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One of the art world’s most enduring corporate partnerships—Art Basel and the Swiss bank UBS—is marking its 30th anniversary with a range of activities cementing the relationship between the fair and its “global lead partner”. These include a high-profile joint public commission by the Kosovo-born artist Petrit Halilaj, whose dramatic work, When the sun goes away we paint the sky (2022), is installed on the façade of the former Hotel Merian.

UBS, which managed $5.5 trillion of invested assets in the second quarter of 2023, joined forces with Art Basel in 1994 when the artists Pipilotti Rist and Enrique Fontanilles became the first recipients of the Video Art Prize endowed by Art Basel’s then partner, the Swiss Bank Corporation, which later merged with the Union Bank of Switzerland to become UBS.

In the years since, UBS and Art Basel have initiated various projects, including the Unlimited sector of the fair and the Art Basel and UBS Global Art Market Report, which launched in 2017, says Patricia Amberg, senior art adviser at UBS. Today, the UBS brand is ubiquitous in Basel, both across the fair and city. As part of the Art Basel Parcours sector, UBS presents Dare Me Do-Touch Me Too (2024), a new site-specific installation by Edith Deyerling at the UBS Claraplatz branch.

At its lounge at Art Basel, the UBS Art Collection is hosting Threads, a group show of textile-based works by leading artists such as Maja Bajević, who is showing a new site-specific installation entitled Facts and Figures, which has been acquired by the collection. A number of works by other key artists from the 30,000-strong UBS Art Collection also feature in Threads, including those by Hank Willis Thomas, Joana Vasconcelos and Kapwani Kiwanga.

Asked how the UBS activities overlap, Amberg says: “It is important for us to show what [UBS is] doing in the art field. We have the art advisory, supporting clients when it comes to collecting, and we also have the corporate art collection which we also leverage in some sense. It shows how we are involved in the art world and support artists.”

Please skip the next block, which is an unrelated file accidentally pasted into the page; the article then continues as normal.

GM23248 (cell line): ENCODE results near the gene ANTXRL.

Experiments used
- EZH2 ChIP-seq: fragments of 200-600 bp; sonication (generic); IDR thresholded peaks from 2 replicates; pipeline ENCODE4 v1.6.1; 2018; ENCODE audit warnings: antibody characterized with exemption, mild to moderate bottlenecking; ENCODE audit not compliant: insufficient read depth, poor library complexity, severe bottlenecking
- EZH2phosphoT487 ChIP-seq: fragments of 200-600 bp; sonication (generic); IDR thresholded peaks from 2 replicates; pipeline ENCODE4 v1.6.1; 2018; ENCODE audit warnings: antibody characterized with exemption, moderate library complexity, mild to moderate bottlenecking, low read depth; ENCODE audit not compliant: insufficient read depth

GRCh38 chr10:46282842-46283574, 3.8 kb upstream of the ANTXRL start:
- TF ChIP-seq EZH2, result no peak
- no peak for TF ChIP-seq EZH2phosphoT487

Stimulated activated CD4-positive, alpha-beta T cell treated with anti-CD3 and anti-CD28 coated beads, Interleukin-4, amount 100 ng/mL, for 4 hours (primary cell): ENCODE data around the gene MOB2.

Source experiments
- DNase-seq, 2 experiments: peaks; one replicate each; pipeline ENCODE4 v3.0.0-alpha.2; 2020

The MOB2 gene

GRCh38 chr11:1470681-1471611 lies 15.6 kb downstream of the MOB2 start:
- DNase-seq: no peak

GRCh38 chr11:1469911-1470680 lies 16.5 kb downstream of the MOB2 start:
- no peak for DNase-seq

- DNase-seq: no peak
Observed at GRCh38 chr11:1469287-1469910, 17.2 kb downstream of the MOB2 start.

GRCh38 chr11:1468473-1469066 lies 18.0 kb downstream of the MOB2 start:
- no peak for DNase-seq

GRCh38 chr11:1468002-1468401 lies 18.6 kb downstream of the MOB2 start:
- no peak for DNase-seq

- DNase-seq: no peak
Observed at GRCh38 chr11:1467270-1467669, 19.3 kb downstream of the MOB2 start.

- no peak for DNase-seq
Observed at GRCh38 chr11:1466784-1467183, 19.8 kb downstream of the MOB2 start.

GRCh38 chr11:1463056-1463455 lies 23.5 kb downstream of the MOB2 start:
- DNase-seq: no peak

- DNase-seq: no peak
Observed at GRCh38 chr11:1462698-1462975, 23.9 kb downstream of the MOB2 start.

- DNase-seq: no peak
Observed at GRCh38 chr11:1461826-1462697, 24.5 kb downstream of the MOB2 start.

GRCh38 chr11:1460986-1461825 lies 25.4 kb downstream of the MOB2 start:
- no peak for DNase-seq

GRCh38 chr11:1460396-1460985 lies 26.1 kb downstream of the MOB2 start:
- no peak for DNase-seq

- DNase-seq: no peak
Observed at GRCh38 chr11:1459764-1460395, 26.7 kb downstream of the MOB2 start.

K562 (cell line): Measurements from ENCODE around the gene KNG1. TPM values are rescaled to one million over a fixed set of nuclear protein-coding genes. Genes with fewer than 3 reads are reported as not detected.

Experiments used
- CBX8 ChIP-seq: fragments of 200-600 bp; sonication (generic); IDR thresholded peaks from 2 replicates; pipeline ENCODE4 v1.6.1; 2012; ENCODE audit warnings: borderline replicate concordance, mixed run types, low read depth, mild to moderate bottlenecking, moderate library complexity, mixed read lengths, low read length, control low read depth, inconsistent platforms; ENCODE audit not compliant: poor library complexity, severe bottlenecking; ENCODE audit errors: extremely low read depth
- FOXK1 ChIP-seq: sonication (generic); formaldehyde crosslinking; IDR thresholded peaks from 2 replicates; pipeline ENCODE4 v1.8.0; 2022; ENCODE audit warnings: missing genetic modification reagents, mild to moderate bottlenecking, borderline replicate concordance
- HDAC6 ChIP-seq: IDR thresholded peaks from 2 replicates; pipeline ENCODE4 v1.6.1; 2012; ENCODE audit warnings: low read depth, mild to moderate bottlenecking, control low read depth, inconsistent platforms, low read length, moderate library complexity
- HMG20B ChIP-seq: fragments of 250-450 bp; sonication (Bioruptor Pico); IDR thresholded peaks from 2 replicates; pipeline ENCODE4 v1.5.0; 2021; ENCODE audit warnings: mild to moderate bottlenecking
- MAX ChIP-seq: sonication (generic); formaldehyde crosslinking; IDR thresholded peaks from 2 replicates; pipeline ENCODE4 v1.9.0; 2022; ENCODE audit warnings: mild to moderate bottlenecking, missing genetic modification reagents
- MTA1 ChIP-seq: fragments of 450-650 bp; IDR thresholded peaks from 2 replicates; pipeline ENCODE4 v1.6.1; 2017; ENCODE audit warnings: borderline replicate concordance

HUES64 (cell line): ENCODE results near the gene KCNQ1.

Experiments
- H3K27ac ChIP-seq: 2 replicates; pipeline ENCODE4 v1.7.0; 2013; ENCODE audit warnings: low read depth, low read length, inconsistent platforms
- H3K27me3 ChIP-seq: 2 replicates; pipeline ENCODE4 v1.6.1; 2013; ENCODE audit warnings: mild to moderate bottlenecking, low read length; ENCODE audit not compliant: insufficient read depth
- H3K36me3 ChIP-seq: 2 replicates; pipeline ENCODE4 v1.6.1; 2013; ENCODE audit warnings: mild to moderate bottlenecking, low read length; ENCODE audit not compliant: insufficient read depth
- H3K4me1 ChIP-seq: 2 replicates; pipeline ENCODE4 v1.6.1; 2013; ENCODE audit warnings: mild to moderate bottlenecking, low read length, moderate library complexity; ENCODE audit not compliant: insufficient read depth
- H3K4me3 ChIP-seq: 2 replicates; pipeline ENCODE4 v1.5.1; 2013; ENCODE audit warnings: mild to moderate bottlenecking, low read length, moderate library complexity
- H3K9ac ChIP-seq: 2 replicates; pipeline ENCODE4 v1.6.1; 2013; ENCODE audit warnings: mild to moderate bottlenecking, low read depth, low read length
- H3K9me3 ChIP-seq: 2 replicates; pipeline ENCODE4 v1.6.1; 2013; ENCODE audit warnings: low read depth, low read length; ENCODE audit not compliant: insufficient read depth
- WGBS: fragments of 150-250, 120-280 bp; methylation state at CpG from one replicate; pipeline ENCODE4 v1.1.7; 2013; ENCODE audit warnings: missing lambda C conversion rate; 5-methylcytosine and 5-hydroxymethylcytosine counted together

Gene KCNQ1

Protestors on the Messeplatz yesterday accused UBS of investing $210bn in fossil fuels in recent years

The sponsorship was challenged yesterday by two environmental activist groups (the BreakFree Collective and the Collective for Climate Justice), who staged a protest on the Messeplatz in front of Agnes Denes’s installation, Honoring Wheatfield—A Confrontation. The groups’ claims include that UBS has invested $210bn in fossil fuels in recent years and are calling on Art Basel to drop the bank as a sponsor.

A spokesperson for Art Basel responded: “Sustainability is one of the most pressing issues of our time, and Art Basel is committed to using its platform to encourage wider change across the art world and inspire sustainable practices.”

UBS said: “At UBS, we recognise the importance of the orderly transition to a low carbon economy and are taking action through the implementation of our net-zero ambition and implementation of our decarbonisation targets and plans. We apply a stringent Sustainability and Climate Risk Policy Framework to all transactions and believe our ambitious targets are in-line with or better than our peers, for example, our target for the fossil fuel sector is to reduce our absolute financed emissions by 70% from the 2021 baseline to 2030.”

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